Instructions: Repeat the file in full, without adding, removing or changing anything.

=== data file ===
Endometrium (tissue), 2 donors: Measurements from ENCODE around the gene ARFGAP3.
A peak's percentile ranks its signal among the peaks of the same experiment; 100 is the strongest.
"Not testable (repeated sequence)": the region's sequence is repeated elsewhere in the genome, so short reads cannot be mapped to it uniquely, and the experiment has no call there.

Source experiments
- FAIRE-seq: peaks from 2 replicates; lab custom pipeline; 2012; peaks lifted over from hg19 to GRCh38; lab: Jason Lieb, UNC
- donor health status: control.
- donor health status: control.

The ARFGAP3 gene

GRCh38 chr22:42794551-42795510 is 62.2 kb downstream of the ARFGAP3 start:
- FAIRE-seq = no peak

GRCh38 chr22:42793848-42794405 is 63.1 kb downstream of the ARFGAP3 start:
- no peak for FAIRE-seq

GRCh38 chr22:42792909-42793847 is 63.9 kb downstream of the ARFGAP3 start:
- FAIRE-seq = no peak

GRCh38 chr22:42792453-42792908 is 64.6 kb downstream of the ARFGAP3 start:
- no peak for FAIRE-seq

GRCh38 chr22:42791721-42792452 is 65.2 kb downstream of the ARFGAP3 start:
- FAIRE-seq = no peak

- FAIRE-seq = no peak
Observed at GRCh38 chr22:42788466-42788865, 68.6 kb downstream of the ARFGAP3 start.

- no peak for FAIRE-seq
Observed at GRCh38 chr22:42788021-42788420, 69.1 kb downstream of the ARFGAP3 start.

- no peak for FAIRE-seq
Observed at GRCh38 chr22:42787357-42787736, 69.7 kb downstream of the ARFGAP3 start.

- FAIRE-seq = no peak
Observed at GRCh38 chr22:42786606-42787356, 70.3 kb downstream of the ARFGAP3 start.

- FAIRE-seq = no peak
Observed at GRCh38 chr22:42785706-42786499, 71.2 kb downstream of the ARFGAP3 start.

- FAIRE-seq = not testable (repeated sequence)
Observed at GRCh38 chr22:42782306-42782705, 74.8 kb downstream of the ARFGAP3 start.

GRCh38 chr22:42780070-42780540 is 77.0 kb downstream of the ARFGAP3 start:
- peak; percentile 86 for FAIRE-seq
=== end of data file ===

Endometrium (tissue), 2 donors: Measurements from ENCODE around the gene ARFGAP3.
A peak's percentile ranks its signal among the peaks of the same experiment; 100 is the strongest.
"Not testable (repeated sequence)": the region's sequence is repeated elsewhere in the genome, so short reads cannot be mapped to it uniquely, and the experiment has no call there.

Source experiments
- FAIRE-seq: peaks from 2 replicates; lab custom pipeline; 2012; peaks lifted over from hg19 to GRCh38; lab: Jason Lieb, UNC
- donor health status: control.
- donor health status: control.

The ARFGAP3 gene

GRCh38 chr22:42794551-42795510 is 62.2 kb downstream of the ARFGAP3 start:
- FAIRE-seq = no peak

GRCh38 chr22:42793848-42794405 is 63.1 kb downstream of the ARFGAP3 start:
- no peak for FAIRE-seq

GRCh38 chr22:42792909-42793847 is 63.9 kb downstream of the ARFGAP3 start:
- FAIRE-seq = no peak

GRCh38 chr22:42792453-42792908 is 64.6 kb downstream of the ARFGAP3 start:
- no peak for FAIRE-seq

GRCh38 chr22:42791721-42792452 is 65.2 kb downstream of the ARFGAP3 start:
- FAIRE-seq = no peak

- FAIRE-seq = no peak
Observed at GRCh38 chr22:42788466-42788865, 68.6 kb downstream of the ARFGAP3 start.

- no peak for FAIRE-seq
Observed at GRCh38 chr22:42788021-42788420, 69.1 kb downstream of the ARFGAP3 start.

- no peak for FAIRE-seq
Observed at GRCh38 chr22:42787357-42787736, 69.7 kb downstream of the ARFGAP3 start.

- FAIRE-seq = no peak
Observed at GRCh38 chr22:42786606-42787356, 70.3 kb downstream of the ARFGAP3 start.

- FAIRE-seq = no peak
Observed at GRCh38 chr22:42785706-42786499, 71.2 kb downstream of the ARFGAP3 start.

- FAIRE-seq = not testable (repeated sequence)
Observed at GRCh38 chr22:42782306-42782705, 74.8 kb downstream of the ARFGAP3 start.

GRCh38 chr22:42780070-42780540 is 77.0 kb downstream of the ARFGAP3 start:
- peak; percentile 86 for FAIRE-seq